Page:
I am honored to lead the Resources Division at LifeWay and serve with a team of leaders who are passionate to serve the Church in her mission of making disciples. Each Wednesday, I share the heart behind one of the resources our team has developed and give an opportunity for you to register to win a free copy of the resource. This week’s post is from our managing editor of The Gospel Project and a new author, Brian Dembowczyk, whose book, Cornerstones, launched on April 1. Knowing God is the first step to loving Him and living for Him. Read, learn, and enjoy.
I am one of the bookworms that have not got halfway into my Bible yet; but I am eating my way as fast as I can. This one thing I have proved to myself beyond all question; I shall never, never exhaust this precious book. —C.H. Spurgeon [The Treasury of the New Testament, II:365.]
In one sense, the Bible is simple to summarize: It is the story of God’s plan to redeem people from sin through the life, death, and resurrection of Jesus Christ. But this summary is pregnant with concepts needing further explanation. Who is God? Who is Jesus? What is sin? What is redemption? How did Jesus’ life, death, and resurrection provide redemption? How does a person experience this redemption? Then, each answer to these questions prompts many more questions. And on and on it goes, which is why Spurgeon realized he would never exhaust God’s Word. There are always more questions to explore, more truths about God to digest, more reasons to be in awe of our Creator.
As parents, God has called us to teach our children this Bible, one that we are often still struggling to understand ourselves. We are to plunge into its waters and explore its inexhaustible depths with our children, which can feel overwhelming in itself. But God has called us to even more than that. We aren’t just to help our kids understand God’s Word; we are to help them love God’s Word and, more precisely, to love its Author.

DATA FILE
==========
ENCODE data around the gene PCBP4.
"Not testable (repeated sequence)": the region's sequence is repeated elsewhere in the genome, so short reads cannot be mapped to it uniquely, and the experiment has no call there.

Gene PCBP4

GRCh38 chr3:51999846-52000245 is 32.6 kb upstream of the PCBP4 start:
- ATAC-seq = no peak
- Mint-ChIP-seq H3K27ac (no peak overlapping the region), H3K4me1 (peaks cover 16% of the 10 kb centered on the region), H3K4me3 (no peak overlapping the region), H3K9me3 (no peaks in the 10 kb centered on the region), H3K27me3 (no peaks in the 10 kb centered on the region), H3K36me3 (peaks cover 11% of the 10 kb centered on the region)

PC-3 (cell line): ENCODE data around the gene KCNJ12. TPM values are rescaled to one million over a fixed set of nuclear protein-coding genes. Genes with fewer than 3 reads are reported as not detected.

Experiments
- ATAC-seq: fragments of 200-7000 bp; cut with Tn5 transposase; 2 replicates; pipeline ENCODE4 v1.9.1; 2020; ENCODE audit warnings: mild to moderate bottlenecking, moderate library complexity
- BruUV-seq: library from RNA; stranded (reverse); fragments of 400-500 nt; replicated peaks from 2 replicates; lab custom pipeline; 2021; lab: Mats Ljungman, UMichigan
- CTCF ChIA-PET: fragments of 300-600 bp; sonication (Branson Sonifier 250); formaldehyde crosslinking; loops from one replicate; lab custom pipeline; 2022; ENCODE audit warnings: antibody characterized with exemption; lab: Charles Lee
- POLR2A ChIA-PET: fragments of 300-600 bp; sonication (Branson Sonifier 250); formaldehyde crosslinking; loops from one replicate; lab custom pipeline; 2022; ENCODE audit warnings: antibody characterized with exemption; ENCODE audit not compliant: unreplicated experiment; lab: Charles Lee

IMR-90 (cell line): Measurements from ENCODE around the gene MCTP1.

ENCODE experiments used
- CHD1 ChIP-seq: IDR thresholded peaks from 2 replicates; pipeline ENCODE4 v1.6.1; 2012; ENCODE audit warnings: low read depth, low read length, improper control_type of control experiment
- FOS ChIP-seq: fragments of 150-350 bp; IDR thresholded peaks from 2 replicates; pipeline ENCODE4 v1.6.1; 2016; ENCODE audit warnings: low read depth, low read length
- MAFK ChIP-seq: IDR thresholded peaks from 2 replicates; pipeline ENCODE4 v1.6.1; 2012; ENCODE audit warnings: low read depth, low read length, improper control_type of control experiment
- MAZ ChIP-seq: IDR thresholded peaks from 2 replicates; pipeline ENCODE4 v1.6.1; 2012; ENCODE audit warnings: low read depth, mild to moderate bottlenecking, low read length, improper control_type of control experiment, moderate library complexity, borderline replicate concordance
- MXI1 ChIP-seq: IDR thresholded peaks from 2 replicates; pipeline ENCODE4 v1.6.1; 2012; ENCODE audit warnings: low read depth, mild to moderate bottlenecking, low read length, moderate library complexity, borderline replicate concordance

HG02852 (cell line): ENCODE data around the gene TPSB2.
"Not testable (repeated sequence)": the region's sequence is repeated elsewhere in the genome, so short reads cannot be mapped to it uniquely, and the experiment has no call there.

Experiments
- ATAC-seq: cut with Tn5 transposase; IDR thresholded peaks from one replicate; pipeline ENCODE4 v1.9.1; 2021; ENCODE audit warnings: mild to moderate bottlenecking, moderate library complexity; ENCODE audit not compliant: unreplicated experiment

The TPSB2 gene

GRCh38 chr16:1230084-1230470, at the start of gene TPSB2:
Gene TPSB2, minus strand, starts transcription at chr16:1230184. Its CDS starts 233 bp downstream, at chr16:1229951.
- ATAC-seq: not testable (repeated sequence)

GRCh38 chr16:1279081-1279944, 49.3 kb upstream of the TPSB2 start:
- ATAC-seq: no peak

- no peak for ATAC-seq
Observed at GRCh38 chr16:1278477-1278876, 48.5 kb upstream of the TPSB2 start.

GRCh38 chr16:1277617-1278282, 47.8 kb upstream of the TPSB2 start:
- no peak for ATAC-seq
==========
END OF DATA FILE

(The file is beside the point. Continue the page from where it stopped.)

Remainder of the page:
So how do we do this? Where do we start? This is where it might be helpful to consider that if you are a parent, you are a leader. That’s not to say that parenting and leading an organization are exactly the same, but many times, leadership principles carry over into parenting (and vice versa).
Imagine, then, that you were responsible for launching a challenging, new initiative for your organization. What would you do? You would probably begin by formulating and casting vision, then you would develop and work a plan, and finally, you would seek to anchor the initiative into your organization’s culture. So what if we swap out “initiative for your organization” with “teaching God’s Word to our kids”? It might look something like this:
1. Formulate a compelling vision.
The vision for teaching our kids God’s Word cannot rest on being obedient to God’s calling. Yes, we need to obey God, but our vision must be deeper than that. It needs to be one that moves us from a posture of “have to” to “want to.” Our vision, then, should be anchored to the win we are after, not the process, and that win is kids who have God’s Word implanted deeply in their minds and hearts and who live out the gospel with joy and gratitude. That is a better vision, one that compels us to roll up our sleeves day after day and teach our kids God’s Word even when it is challenging.
2. Develop a plan.
As leaders, we don’t toss a goal out before our people and merely hope we reach it. We know wins don’t happen by accident; they require careful planning and intentionality. Teaching kids about God is no different. We need to set aside regular times to teach our children about God and the Bible and then ferociously guard it each week. During these times, we should at least seek to read God’s Word together, break down the big ideas we find in Scripture into bite-sized morsels our kids can digest, and pray together.
3. Change the culture.
Sticking to our family discipleship plan is the best thing—and the worst thing—we can do. We need to work our plan and not give up, but if we only work our plan, we will miss important opportunities during the normal rhythm of life to talk about God with our kids. Our scheduled times of family discipleship are just the start. Our goal is to have organic conversations about God throughout the day—that’s what Deuteronomy 6 is all about. We need to look for every opportunity we can find, or create, to talk about the wonders of God, His Word, and the gospel. We are after a family culture where we naturally talk about and live out God’s Word.